Sarah Gadon with Mahersala Ali in True Detective. (HBO)

SM: I think with most successful Canadian actors, like yourself, there's often a narrative of the actor going off to conquer America or the world and be something for all of us. Does that impact your work at all?

SG: I often look to [the careers of] European actors that I love and respect and admire, like the Penélope Cruzs or the Marion Cotillards of the world, who really grew careers in their countries of origin, and then crossed over and were able to work in America — but then go back and work in their countries, too. I've always thought that was very smart as an actor.

You know, we have such a thriving industry in Canada. Studying film at a young age, I remember realizing and learning that while Hollywood may be the commercial epicentre of the industry, it's not necessarily the artistic heartbeat of film or TV — that other industries that fall outside the system have really rich histories of making content that's very intriguing. I knew that it would be wise to try and foster a career here and in the U.S. If things are drying in the U.S. or, at times, it's not going my way, I can come home and work in Canada — and vice versa. If there are things I'm not getting cast in, then I can look to another market to try and find work. I always thought that was smart, creatively speaking.

SM: My mother-in-law has been an actor for over 50 years. It's a marvel to see how enthusiastic she still is about the work — her excitement about a good script or film, or coaching a student and watching them progress. How do you see yourself working as an actor in the future? What are the things you're excited to do in an artistic sense?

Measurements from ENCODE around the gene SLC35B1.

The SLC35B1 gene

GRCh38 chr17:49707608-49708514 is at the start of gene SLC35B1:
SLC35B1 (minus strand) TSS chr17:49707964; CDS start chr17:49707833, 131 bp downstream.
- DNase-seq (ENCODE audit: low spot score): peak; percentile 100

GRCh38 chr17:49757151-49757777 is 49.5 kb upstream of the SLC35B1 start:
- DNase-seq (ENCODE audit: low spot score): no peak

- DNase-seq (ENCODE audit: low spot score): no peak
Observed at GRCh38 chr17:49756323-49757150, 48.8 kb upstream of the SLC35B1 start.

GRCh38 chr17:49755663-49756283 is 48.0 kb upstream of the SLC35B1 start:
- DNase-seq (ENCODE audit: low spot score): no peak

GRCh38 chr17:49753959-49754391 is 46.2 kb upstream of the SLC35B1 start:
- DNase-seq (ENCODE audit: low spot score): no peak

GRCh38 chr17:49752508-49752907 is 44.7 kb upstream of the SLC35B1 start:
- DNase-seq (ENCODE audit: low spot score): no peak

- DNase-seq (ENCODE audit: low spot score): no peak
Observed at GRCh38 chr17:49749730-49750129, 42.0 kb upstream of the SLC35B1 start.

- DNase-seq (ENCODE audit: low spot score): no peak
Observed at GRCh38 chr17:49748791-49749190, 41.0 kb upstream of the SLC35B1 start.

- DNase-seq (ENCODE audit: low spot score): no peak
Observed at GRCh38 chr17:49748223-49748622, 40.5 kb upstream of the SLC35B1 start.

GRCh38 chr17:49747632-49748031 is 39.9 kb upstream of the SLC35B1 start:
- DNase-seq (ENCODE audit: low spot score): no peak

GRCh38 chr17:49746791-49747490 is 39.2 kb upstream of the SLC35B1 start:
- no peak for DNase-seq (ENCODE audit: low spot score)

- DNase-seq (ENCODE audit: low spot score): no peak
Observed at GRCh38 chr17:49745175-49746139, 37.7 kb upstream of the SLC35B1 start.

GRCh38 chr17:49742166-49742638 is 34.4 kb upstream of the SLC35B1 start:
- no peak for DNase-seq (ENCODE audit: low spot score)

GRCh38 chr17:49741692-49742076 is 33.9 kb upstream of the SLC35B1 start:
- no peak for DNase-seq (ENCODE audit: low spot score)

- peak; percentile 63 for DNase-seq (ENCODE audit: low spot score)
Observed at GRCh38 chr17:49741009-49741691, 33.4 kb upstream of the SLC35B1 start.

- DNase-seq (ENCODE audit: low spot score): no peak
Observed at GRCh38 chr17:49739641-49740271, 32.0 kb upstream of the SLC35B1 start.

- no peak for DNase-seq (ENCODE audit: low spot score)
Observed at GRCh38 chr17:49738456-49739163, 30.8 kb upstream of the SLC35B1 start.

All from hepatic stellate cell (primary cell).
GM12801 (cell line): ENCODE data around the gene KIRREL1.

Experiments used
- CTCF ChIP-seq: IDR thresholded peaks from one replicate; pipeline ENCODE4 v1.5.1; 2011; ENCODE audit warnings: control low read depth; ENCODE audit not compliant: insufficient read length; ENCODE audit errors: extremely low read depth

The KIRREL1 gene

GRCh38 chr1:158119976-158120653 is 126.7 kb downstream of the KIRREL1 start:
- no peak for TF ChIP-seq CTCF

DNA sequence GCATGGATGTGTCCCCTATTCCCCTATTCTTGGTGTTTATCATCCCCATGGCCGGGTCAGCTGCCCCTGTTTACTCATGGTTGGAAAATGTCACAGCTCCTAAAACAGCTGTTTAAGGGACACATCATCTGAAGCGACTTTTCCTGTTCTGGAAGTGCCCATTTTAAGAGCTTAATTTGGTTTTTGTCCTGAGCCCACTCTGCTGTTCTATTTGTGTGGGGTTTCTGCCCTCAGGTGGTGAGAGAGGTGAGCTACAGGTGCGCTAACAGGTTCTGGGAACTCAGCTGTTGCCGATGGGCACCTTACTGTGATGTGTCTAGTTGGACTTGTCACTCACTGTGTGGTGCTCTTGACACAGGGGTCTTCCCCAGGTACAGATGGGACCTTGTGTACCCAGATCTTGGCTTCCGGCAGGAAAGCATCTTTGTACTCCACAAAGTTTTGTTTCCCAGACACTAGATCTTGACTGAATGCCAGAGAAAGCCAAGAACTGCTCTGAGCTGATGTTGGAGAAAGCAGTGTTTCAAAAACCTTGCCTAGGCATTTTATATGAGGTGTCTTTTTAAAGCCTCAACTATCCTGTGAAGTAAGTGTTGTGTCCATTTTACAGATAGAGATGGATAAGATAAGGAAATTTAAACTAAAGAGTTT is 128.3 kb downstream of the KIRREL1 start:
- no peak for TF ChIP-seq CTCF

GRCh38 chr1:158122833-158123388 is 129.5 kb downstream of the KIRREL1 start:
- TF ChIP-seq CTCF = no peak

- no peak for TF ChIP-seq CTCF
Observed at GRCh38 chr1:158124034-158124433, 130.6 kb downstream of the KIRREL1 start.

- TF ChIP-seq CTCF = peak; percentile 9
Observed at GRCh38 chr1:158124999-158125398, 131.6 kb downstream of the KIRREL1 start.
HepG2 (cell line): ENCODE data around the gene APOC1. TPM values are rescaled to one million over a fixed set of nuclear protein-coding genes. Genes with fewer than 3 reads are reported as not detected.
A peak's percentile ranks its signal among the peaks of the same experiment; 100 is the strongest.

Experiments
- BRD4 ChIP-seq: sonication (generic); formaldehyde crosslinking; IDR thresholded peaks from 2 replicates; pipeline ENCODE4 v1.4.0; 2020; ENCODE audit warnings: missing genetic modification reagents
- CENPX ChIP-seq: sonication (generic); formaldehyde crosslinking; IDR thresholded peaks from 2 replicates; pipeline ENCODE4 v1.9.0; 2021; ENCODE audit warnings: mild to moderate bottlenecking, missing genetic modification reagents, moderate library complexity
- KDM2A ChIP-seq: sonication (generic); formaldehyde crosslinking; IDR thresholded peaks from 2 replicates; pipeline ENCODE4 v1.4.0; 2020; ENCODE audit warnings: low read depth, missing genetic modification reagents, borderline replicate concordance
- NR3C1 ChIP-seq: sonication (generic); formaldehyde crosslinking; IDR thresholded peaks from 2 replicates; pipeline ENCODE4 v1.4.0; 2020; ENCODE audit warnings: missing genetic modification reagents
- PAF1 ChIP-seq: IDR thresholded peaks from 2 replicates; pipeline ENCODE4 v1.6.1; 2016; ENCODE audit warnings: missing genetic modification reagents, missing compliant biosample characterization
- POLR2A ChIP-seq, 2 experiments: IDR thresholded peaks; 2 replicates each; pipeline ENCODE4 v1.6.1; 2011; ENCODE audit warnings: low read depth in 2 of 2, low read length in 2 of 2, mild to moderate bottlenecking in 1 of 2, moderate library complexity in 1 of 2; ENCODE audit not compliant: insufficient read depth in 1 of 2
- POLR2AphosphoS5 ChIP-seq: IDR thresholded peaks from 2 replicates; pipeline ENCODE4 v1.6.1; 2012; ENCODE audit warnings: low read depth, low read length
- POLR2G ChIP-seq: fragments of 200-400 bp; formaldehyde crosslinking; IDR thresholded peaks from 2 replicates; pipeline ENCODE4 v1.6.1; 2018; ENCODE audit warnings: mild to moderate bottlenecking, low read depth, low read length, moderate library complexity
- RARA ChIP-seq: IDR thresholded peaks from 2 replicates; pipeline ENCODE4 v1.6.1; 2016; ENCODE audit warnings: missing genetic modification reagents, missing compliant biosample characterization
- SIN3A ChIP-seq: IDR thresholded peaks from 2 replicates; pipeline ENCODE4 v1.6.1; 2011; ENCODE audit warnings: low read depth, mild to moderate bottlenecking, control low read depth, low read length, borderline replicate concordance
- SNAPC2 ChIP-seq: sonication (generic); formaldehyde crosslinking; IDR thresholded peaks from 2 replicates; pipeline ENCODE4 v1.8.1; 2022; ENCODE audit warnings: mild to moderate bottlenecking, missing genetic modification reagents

SG: I'm really excited for the next stage in my career. I really want to be in control of the kinds of stories that I want to put out there in the world. As an actor, you have no control over that. I've always tried to track directors and people that I love and find ways to work with them, but then there's this other level of developing your own show or optioning your own material. That's something that I'm actually already doing, and I'm really excited to see how that pans out. The development side of the industry is much slower; it's a long game. It's really exciting to be fostering that side of my career.

SM: My last question is a little out of left field, but it has been bugging me literally since January: when True Detective was airing week to week, were you aware of some of the fan theories out there that your character was the missing little girl all grown up?

SG: I mean, I didn't know anything about anything when I was making True Detective! I only read the scenes that I was in. I had no context for anything that I was saying or what my character meant to the greater story. I think that's part of the way that Nic [Pizzolatto] likes to kind of reveal and conceal plot elements — and maybe foster conspiracy theories. So, all of that was news to me.

SM: From the first episode, I told my partner, "I'm pretty sure it's Sarah Gadon's character. What a crazy twist!" And then right until the end, I was like, "It's going to happen. Someone is going to reveal it. She's the little girl!" It must be fun to have that level of participation from audiences.

SG: [laughs] You know, I'm not a conspiracy theory kind of person to begin with. But I love that people are so invested in this show, and I feel really lucky to have been a part of it. It really struck a chord with so many people, and it's special when you're able to be part of a project like that.

This interview has been edited and condensed.

About the Author

Sarah MacDonald is a music and culture writer whose work has appeared in The Walrus, Flare, NOW, and many more. Previously, she was an associate editor at Noisey Canada. She's happy to be here.